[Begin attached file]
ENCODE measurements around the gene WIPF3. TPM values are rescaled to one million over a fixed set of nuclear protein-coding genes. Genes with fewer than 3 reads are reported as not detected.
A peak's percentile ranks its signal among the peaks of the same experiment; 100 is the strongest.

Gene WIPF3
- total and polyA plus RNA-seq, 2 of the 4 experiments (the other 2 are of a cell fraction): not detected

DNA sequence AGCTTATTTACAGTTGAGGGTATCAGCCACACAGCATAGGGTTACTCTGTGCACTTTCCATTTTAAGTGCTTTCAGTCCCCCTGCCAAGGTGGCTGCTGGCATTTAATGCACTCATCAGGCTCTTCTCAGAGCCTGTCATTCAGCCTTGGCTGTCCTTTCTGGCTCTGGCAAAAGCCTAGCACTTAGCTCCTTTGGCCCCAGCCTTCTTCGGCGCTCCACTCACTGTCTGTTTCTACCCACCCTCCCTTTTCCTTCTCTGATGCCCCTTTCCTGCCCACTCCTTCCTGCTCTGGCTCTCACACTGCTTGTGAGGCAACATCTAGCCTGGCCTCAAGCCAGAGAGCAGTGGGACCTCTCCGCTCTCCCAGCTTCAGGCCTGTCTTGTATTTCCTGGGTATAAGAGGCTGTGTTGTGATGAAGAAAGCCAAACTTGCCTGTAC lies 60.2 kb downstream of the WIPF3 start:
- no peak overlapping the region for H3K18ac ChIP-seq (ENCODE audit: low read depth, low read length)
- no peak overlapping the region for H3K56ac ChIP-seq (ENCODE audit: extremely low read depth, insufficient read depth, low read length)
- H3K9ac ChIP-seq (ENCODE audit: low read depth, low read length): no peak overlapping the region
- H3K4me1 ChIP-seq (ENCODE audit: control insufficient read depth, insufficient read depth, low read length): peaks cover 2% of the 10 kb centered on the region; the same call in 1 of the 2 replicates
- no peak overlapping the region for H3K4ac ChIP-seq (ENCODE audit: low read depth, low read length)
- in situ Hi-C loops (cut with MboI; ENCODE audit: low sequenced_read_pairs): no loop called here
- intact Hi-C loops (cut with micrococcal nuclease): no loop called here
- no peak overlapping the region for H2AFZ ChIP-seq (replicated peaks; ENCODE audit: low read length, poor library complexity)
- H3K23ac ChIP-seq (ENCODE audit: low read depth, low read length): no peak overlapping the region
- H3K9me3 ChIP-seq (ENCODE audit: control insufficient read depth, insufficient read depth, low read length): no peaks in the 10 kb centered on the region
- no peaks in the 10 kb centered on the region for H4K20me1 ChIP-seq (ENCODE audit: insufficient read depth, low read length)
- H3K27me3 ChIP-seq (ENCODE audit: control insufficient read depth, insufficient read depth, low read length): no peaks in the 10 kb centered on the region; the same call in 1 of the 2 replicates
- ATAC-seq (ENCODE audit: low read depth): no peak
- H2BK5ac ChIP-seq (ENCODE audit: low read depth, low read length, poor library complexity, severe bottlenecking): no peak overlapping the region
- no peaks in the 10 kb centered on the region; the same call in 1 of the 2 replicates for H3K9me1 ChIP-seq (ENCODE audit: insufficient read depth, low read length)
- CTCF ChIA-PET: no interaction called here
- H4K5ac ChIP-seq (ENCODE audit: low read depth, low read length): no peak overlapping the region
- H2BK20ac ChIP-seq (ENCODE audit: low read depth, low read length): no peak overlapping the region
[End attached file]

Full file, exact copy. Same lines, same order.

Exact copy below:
ENCODE measurements around the gene WIPF3. TPM values are rescaled to one million over a fixed set of nuclear protein-coding genes. Genes with fewer than 3 reads are reported as not detected.
A peak's percentile ranks its signal among the peaks of the same experiment; 100 is the strongest.

Gene WIPF3
- total and polyA plus RNA-seq, 2 of the 4 experiments (the other 2 are of a cell fraction): not detected

DNA sequence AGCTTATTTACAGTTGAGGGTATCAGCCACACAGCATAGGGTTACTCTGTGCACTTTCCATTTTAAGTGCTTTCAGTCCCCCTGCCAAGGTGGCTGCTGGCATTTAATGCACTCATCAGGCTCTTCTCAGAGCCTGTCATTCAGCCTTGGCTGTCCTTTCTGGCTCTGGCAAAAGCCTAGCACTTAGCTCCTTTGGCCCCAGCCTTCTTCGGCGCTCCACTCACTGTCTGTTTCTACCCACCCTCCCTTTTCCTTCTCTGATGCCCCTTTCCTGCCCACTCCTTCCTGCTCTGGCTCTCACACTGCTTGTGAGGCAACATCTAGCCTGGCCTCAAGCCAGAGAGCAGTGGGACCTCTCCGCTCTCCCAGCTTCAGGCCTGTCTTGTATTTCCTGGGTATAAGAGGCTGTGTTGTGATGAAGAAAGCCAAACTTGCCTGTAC lies 60.2 kb downstream of the WIPF3 start:
- no peak overlapping the region for H3K18ac ChIP-seq (ENCODE audit: low read depth, low read length)
- no peak overlapping the region for H3K56ac ChIP-seq (ENCODE audit: extremely low read depth, insufficient read depth, low read length)
- H3K9ac ChIP-seq (ENCODE audit: low read depth, low read length): no peak overlapping the region
- H3K4me1 ChIP-seq (ENCODE audit: control insufficient read depth, insufficient read depth, low read length): peaks cover 2% of the 10 kb centered on the region; the same call in 1 of the 2 replicates
- no peak overlapping the region for H3K4ac ChIP-seq (ENCODE audit: low read depth, low read length)
- in situ Hi-C loops (cut with MboI; ENCODE audit: low sequenced_read_pairs): no loop called here
- intact Hi-C loops (cut with micrococcal nuclease): no loop called here
- no peak overlapping the region for H2AFZ ChIP-seq (replicated peaks; ENCODE audit: low read length, poor library complexity)
- H3K23ac ChIP-seq (ENCODE audit: low read depth, low read length): no peak overlapping the region
- H3K9me3 ChIP-seq (ENCODE audit: control insufficient read depth, insufficient read depth, low read length): no peaks in the 10 kb centered on the region
- no peaks in the 10 kb centered on the region for H4K20me1 ChIP-seq (ENCODE audit: insufficient read depth, low read length)
- H3K27me3 ChIP-seq (ENCODE audit: control insufficient read depth, insufficient read depth, low read length): no peaks in the 10 kb centered on the region; the same call in 1 of the 2 replicates
- ATAC-seq (ENCODE audit: low read depth): no peak
- H2BK5ac ChIP-seq (ENCODE audit: low read depth, low read length, poor library complexity, severe bottlenecking): no peak overlapping the region
- no peaks in the 10 kb centered on the region; the same call in 1 of the 2 replicates for H3K9me1 ChIP-seq (ENCODE audit: insufficient read depth, low read length)
- CTCF ChIA-PET: no interaction called here
- H4K5ac ChIP-seq (ENCODE audit: low read depth, low read length): no peak overlapping the region
- H2BK20ac ChIP-seq (ENCODE audit: low read depth, low read length): no peak overlapping the region